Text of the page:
One Year of Activism and Resistance: Women, Science, and the Trump Administration
Sarah Myhre, Ph.D.
Start Time & Date
Western Washington University has shifted to entirely online classes for Spring, 2020. As such, the Huxley Speaker Series is revisiting some of our favorite presentations from the Archives.
This talk was originally presented as part of the Huxley Speaker Series in Fall 2017:
As we near the year anniversary of the election of Donald Trump, it is appropriate to remark on the paradigm shift that has occurred in activism and public scholarship for many women in science. My scientific community of women colleagues has radically changed, reorganized by the rise of anti-science, misogynist, and racist speech from the administration of the US Presidency. In this last year, the grass-roots organization 500 Women Scientists has brought together the global voice of 20,000 women in science, and hundreds of organizing chapters, to advocate for equity, justice, and women’s leadership - in both science and in society. As with many public institutions, media outlets, and cultural figures, the rise the anti-evidence hate speech from the US Presidency changes the landscape of decisions and public actions for women. Indeed, women in STEM careers, including scientists, academics, doctors, educators, and engineers, are still women; fundamentally, when the most powerful man in public office can brag about sexually assaulting women at whim, it changes the world women live in. This one-year anniversary of activism for women in science is a bright spot of hope and collective success. We, the women united by 500 Women Scientists, are stepping forward with a loud collective voice to hold public leadership and institutions to the highest standard of public service and integrity. This talk will highlight the stories and voices of these women.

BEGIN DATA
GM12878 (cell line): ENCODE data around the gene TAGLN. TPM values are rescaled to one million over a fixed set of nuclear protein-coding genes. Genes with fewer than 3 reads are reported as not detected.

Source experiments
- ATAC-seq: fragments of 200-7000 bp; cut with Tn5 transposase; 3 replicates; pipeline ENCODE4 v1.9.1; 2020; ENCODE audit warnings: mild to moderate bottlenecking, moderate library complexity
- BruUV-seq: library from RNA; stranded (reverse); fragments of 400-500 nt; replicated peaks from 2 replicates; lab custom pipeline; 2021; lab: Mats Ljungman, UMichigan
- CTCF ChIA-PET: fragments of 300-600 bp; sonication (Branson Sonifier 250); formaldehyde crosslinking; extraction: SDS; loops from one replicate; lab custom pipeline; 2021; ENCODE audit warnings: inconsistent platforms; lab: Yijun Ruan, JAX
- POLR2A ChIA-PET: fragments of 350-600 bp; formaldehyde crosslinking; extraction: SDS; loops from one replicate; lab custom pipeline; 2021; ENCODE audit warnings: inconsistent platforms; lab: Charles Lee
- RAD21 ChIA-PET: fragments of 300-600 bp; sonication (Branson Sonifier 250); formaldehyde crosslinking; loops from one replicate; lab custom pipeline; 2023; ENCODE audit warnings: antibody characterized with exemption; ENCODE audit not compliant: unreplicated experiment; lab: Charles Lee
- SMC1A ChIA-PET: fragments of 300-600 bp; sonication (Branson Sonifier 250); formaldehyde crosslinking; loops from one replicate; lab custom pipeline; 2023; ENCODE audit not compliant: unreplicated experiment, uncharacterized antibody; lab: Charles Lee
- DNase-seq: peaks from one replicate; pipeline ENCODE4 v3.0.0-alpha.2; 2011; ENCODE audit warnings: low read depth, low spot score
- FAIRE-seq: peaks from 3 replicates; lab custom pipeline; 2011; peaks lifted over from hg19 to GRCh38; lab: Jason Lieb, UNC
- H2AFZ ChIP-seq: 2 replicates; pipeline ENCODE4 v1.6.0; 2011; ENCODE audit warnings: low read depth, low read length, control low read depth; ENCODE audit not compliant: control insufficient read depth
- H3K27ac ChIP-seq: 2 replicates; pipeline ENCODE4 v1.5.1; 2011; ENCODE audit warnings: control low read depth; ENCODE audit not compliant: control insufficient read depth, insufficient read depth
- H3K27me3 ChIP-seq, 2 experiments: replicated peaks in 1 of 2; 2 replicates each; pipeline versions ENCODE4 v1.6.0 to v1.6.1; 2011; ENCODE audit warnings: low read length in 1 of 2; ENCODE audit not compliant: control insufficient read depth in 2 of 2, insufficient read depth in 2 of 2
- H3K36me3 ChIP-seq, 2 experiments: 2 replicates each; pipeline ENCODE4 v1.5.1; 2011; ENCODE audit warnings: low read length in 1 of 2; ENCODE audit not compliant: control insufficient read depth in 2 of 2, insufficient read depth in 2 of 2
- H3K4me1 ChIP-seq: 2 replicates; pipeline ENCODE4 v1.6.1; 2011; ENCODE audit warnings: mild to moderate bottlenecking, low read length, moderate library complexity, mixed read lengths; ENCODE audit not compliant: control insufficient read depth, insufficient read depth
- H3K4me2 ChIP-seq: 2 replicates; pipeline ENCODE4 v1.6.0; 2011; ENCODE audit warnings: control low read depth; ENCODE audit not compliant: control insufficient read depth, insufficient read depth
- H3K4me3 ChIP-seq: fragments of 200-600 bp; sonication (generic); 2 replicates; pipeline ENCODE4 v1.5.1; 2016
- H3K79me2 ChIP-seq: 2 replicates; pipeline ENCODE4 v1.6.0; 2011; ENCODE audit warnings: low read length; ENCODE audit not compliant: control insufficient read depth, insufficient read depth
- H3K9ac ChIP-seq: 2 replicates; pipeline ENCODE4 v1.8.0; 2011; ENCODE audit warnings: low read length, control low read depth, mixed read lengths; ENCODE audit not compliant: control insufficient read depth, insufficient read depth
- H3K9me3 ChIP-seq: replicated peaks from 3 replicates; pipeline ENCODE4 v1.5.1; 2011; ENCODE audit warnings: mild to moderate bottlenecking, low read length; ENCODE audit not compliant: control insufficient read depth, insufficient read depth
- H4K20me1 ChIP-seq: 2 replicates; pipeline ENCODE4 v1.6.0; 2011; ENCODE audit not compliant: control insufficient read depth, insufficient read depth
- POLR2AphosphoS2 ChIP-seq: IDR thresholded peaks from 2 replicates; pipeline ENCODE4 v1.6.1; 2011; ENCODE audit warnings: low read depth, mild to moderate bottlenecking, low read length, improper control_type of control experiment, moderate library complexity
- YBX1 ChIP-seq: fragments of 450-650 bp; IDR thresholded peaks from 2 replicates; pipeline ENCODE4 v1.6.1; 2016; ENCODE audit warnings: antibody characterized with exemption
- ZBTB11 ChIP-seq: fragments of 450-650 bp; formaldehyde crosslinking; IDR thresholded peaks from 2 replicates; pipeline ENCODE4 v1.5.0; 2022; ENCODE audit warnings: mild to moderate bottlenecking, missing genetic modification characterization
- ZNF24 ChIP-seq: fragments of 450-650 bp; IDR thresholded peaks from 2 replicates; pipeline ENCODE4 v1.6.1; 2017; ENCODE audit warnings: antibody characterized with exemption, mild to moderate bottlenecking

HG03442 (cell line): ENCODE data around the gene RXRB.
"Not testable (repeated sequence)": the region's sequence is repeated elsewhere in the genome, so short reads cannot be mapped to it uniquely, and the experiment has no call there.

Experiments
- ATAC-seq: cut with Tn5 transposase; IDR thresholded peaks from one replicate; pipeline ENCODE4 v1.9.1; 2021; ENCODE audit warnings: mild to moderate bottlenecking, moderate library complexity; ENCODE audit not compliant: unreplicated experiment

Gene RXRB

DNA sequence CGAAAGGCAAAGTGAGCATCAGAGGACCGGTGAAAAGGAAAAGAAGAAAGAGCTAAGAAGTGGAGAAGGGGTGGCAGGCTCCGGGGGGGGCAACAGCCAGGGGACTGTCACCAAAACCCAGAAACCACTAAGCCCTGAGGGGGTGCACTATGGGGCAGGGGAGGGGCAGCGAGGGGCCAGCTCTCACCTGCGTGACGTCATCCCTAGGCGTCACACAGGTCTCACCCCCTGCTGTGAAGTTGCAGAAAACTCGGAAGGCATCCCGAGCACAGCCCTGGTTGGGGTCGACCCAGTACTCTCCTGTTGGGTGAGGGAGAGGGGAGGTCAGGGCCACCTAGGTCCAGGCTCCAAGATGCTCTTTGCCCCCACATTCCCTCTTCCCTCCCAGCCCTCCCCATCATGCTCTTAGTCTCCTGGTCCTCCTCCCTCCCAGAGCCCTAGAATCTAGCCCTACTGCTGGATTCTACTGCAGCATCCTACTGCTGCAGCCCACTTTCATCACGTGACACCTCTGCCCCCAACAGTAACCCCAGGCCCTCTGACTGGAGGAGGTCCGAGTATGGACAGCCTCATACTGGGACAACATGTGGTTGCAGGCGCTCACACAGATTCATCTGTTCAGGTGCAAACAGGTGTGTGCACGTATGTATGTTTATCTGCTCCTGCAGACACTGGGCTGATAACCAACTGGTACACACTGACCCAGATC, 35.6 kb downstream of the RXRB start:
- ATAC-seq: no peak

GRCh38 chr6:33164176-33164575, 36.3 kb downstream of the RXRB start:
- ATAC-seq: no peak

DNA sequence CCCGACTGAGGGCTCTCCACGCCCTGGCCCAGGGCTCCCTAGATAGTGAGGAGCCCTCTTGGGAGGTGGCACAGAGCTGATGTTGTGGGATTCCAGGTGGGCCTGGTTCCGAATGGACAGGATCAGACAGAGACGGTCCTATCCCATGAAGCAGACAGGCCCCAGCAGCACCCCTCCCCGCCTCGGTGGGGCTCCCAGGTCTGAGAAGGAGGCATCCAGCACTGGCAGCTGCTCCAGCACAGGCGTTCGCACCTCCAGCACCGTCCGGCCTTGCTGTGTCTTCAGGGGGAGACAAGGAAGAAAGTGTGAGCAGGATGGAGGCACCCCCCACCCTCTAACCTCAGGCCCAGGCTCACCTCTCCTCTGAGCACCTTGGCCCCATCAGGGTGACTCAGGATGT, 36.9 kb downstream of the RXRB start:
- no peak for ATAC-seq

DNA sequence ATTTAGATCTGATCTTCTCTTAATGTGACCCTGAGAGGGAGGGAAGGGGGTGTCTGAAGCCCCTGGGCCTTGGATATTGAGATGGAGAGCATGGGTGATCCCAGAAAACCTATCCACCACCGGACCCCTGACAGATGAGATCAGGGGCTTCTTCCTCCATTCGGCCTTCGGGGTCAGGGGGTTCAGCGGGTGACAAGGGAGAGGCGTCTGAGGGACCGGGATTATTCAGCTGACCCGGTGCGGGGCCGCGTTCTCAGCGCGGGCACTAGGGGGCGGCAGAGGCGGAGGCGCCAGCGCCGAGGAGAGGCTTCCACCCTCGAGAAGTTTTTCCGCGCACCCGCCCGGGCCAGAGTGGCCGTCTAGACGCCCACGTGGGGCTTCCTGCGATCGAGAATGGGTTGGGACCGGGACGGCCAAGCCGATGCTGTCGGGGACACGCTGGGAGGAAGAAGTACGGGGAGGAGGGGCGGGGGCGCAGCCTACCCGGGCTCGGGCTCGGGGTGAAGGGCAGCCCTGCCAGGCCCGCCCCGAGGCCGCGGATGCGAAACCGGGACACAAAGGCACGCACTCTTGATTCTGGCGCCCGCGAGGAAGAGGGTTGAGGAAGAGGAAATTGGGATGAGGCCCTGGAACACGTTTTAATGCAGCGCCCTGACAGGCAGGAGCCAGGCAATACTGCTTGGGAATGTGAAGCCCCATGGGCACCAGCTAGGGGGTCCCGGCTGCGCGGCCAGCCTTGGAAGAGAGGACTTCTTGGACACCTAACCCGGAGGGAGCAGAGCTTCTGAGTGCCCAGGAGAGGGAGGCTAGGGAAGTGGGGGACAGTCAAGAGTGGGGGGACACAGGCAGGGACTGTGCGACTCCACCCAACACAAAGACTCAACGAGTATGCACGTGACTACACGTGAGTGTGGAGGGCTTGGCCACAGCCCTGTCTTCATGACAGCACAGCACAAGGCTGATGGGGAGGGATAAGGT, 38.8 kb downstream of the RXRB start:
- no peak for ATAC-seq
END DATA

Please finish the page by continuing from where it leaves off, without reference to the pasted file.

Dr. Sarah E. Myhre is a scientist, activist, and public communicator. She is actively investigating and publishing on the paleoceanographic history of the Pacific ocean, using ocean sediment cores and robots on the seafloor, and she is currently a research associate at the School of Oceanography at the University of Washington. She is a freelance writer and grass roots organizer - and she grew up in Whatcom county, and attended WWU for her undergraduate, and has run past public climate education programs at Mt. Baker Ski Area, called the Future of Ice Series. She will be speaking in her capacity as an advocate for women in leadership, as a a Board member of 500 Women Scientists, the founder of the Seattle chapter of 500 Women Scientists, and a Board member of the Center for Women in Democracy.
Location & Time
Presentations are held each Thursday at 4:30pm On-campus and ONLINE.
Due to the pandemic, the in-person presentations are not open to the public. However, the talks will be live-streamed ONLINE for the off-campus audience.